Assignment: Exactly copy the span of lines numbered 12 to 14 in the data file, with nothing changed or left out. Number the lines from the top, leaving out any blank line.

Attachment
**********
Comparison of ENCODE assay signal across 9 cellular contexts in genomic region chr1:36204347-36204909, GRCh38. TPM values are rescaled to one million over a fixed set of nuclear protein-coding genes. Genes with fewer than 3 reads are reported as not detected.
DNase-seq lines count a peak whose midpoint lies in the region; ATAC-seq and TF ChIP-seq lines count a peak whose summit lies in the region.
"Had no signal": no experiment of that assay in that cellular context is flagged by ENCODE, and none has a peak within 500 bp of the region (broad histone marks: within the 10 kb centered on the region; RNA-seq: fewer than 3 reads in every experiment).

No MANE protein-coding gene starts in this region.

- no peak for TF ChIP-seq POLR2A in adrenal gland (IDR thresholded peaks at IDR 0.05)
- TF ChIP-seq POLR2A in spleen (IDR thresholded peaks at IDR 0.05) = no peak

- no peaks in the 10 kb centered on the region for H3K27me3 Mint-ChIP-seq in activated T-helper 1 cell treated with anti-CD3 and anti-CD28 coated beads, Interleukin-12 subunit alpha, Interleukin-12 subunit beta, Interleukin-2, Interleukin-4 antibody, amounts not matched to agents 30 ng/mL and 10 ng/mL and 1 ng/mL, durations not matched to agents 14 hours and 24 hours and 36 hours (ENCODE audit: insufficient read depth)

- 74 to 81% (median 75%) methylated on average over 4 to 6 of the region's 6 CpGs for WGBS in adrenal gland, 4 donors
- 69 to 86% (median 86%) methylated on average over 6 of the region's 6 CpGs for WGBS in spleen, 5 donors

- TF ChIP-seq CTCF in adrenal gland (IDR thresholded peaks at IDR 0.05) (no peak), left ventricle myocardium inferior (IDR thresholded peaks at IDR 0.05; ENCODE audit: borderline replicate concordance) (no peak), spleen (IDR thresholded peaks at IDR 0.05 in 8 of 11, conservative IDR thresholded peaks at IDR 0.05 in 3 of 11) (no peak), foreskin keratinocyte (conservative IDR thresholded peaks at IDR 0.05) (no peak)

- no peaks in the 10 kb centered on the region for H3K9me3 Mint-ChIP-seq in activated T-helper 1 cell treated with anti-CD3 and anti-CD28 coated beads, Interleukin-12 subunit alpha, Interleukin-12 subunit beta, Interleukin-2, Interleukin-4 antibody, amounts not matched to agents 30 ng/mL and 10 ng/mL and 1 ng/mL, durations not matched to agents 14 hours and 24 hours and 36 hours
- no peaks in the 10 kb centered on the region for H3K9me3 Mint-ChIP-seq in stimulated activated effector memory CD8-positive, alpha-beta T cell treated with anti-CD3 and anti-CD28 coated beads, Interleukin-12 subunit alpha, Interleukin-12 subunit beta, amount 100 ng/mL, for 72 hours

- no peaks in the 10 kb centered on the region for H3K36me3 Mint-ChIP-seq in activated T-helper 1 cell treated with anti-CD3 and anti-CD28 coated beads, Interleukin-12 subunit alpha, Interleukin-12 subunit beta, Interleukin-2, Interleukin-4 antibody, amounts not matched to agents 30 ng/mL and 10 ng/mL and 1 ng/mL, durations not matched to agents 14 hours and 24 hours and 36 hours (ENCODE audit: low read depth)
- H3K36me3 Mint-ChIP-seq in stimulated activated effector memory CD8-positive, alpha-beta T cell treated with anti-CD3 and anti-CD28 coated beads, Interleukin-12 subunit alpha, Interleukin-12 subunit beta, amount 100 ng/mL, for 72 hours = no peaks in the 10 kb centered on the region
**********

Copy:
- no peaks in the 10 kb centered on the region for H3K9me3 Mint-ChIP-seq in stimulated activated effector memory CD8-positive, alpha-beta T cell treated with anti-CD3 and anti-CD28 coated beads, Interleukin-12 subunit alpha, Interleukin-12 subunit beta, amount 100 ng/mL, for 72 hours

- no peaks in the 10 kb centered on the region for H3K36me3 Mint-ChIP-seq in activated T-helper 1 cell treated with anti-CD3 and anti-CD28 coated beads, Interleukin-12 subunit alpha, Interleukin-12 subunit beta, Interleukin-2, Interleukin-4 antibody, amounts not matched to agents 30 ng/mL and 10 ng/mL and 1 ng/mL, durations not matched to agents 14 hours and 24 hours and 36 hours (ENCODE audit: low read depth)
- H3K36me3 Mint-ChIP-seq in stimulated activated effector memory CD8-positive, alpha-beta T cell treated with anti-CD3 and anti-CD28 coated beads, Interleukin-12 subunit alpha, Interleukin-12 subunit beta, amount 100 ng/mL, for 72 hours = no peaks in the 10 kb centered on the region